Evidence still raises questions over World Trade Center collapses
Alex Beam’s portrayal of “architect truthers” is yet another disappointing example of a journalist resorting to ad hominem attacks and avoiding the facts when discussing the destruction of the three World Trade Center skyscrapers on Sept. 11, 2001 (“The ‘truthers’ and 9/11,” Opinion, Nov. 16).
Sadly, not one sentence of Beam’s column examines the evidence for or against the controlled demolition of the Twin Towers and WTC Building 7. Instead, he devotes 600 words to revealing his own ill-founded bias.
He cherry-picks the appearance of three nonexperts from the 15-minute video “Architects & Engineers — Solving the Mystery of Building 7,” but doesn’t highlight any of the film’s “various experts.” Noting that some Americans think that what happened that day hasn’t “been fully explained,” he declares, “I don’t agree,” but gives no evidence-based reason for disagreeing. His position rests on his revulsion at the idea that someone — “our own government,” he supposes — consciously demolished the World Trade Center.
As building professionals, we at Architects & Engineers for 9/11 Truth try not to let personal feelings interfere with investigating the three worst structural failures in modern history. Nearly 2,400 architects and engineers, not including the 109 who signed our petition at the recent annual trade show ABX, have joined us because we stick to science.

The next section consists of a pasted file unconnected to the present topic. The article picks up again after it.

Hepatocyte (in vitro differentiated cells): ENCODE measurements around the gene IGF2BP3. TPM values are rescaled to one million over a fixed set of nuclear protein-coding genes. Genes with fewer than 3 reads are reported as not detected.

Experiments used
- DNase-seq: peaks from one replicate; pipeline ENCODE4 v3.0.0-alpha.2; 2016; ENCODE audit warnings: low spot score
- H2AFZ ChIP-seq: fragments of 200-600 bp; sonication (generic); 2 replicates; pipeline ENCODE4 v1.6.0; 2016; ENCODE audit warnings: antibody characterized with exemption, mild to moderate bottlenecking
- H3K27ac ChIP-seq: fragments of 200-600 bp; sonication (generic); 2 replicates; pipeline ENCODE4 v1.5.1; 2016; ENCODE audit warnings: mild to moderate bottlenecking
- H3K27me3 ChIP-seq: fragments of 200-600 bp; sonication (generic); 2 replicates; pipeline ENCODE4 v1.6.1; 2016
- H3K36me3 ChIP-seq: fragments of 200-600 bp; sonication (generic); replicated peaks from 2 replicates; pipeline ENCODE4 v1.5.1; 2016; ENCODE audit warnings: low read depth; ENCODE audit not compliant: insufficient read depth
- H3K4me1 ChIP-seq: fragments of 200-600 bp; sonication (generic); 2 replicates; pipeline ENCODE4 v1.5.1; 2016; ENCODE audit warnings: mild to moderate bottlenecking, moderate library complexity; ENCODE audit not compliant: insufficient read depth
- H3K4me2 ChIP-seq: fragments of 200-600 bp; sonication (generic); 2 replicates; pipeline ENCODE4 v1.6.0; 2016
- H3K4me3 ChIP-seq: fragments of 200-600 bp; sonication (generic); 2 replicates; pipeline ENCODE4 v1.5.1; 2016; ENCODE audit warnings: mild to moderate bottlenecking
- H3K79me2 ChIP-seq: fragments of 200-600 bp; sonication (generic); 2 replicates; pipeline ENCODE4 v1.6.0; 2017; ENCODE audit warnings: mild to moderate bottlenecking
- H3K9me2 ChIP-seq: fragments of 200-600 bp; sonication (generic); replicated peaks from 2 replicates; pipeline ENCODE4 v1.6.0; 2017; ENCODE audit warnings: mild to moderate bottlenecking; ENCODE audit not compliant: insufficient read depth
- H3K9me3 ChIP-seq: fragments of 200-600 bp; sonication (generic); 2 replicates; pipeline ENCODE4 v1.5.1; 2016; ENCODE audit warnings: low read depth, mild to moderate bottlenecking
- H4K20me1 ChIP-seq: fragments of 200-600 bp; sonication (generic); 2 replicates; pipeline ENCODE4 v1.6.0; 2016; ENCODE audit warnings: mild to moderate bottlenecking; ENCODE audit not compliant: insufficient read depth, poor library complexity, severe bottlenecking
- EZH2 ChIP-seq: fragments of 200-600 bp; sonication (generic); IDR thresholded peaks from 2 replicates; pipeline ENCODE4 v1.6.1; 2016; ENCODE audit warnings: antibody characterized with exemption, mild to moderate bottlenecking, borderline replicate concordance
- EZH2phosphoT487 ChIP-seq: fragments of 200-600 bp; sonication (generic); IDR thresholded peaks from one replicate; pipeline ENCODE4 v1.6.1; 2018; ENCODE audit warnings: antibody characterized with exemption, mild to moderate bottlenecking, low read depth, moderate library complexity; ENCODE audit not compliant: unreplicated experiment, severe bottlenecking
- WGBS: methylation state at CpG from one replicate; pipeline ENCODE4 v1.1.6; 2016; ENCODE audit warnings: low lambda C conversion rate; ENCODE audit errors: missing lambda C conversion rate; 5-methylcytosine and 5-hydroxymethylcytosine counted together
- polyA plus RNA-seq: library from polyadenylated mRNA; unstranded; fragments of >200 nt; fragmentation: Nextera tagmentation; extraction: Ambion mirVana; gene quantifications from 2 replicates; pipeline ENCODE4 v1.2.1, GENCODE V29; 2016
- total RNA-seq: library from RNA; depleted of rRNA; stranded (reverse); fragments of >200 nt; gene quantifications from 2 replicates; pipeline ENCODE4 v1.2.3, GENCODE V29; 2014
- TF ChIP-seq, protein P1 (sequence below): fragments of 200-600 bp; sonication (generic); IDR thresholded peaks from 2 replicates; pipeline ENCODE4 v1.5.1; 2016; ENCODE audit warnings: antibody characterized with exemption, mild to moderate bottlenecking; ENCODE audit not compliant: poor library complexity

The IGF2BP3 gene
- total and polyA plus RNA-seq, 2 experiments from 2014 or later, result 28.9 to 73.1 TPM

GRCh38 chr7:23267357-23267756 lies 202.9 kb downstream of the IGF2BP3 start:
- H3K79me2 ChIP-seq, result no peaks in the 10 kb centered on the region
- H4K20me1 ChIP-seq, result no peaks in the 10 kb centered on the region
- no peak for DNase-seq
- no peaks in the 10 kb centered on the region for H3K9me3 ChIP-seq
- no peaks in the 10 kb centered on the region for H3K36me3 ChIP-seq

The physical evidence shows that scattered office fires could not have caused the 47-story WTC 7 to collapse symmetrically into its footprint. (Imagine Boston’s 52-story Prudential Tower completely collapsing in seven seconds from small fires — it’s hard to, isn’t it?) The evidence also shows that the twin towers were not leveled by the airplane impacts and ensuing fires.
The implications are indeed far-reaching, and that is why we urge people to study all the evidence before reaching a conclusion.
The writer is the founder and CEO of the nonprofit organization Architects & Engineers for 9/11 Truth.